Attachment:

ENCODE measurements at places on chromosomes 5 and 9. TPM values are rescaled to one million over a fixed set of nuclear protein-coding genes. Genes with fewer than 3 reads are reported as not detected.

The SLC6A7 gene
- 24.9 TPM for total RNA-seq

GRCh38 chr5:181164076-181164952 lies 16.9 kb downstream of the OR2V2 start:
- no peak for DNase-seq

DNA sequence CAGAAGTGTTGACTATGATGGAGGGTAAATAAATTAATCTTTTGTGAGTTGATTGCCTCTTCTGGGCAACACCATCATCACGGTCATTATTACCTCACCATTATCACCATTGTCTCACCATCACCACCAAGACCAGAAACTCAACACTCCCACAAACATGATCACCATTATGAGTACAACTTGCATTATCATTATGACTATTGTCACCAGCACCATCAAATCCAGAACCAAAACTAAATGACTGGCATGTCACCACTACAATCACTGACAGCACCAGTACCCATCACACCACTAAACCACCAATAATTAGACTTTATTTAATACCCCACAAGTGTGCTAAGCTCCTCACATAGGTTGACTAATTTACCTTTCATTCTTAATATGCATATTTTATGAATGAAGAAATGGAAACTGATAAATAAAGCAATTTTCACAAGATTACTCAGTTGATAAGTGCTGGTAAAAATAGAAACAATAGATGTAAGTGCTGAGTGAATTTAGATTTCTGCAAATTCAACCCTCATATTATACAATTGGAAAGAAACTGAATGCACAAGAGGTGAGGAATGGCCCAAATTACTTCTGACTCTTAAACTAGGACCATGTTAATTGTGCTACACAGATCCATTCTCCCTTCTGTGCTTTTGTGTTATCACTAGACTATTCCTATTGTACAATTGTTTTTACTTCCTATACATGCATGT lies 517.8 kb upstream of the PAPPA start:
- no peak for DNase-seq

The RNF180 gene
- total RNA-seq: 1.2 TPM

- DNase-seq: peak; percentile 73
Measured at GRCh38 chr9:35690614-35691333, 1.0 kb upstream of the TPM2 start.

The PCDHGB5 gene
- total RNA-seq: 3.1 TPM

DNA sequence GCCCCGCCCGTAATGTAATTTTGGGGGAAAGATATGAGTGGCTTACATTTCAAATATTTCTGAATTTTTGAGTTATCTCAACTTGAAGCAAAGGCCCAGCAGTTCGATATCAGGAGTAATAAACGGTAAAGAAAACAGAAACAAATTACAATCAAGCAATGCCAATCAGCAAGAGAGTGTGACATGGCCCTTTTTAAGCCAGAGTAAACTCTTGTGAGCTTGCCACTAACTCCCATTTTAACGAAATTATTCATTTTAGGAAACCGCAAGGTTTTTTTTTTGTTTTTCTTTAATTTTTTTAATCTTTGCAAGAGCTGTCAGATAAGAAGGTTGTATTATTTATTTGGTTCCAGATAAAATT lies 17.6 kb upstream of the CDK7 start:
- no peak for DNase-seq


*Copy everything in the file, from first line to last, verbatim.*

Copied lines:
ENCODE measurements at places on chromosomes 5 and 9. TPM values are rescaled to one million over a fixed set of nuclear protein-coding genes. Genes with fewer than 3 reads are reported as not detected.

The SLC6A7 gene
- 24.9 TPM for total RNA-seq

GRCh38 chr5:181164076-181164952 lies 16.9 kb downstream of the OR2V2 start:
- no peak for DNase-seq

DNA sequence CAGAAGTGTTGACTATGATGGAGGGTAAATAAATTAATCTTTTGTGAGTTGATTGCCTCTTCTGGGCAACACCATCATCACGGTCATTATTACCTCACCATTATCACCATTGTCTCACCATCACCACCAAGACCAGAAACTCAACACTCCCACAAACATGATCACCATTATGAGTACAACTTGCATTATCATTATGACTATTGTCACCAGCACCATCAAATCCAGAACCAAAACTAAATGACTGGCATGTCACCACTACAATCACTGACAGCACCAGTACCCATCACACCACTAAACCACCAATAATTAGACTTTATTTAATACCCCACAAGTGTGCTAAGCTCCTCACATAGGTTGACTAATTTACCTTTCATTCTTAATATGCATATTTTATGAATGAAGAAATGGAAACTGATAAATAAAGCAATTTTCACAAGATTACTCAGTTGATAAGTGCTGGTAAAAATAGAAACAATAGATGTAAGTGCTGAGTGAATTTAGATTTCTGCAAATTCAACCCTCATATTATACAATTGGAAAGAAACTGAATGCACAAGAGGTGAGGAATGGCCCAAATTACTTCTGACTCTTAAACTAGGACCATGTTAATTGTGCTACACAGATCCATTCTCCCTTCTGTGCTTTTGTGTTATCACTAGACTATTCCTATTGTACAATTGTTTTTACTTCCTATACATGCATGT lies 517.8 kb upstream of the PAPPA start:
- no peak for DNase-seq

The RNF180 gene
- total RNA-seq: 1.2 TPM

- DNase-seq: peak; percentile 73
Measured at GRCh38 chr9:35690614-35691333, 1.0 kb upstream of the TPM2 start.

The PCDHGB5 gene
- total RNA-seq: 3.1 TPM

DNA sequence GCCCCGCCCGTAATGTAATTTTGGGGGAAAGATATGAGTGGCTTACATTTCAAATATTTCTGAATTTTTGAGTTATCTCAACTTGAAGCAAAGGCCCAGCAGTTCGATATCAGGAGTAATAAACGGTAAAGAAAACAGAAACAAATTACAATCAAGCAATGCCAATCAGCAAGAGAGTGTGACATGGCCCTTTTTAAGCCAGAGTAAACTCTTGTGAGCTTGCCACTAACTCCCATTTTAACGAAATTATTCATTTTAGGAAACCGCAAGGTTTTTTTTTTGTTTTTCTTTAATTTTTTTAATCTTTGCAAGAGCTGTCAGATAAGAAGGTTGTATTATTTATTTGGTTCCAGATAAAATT lies 17.6 kb upstream of the CDK7 start:
- no peak for DNase-seq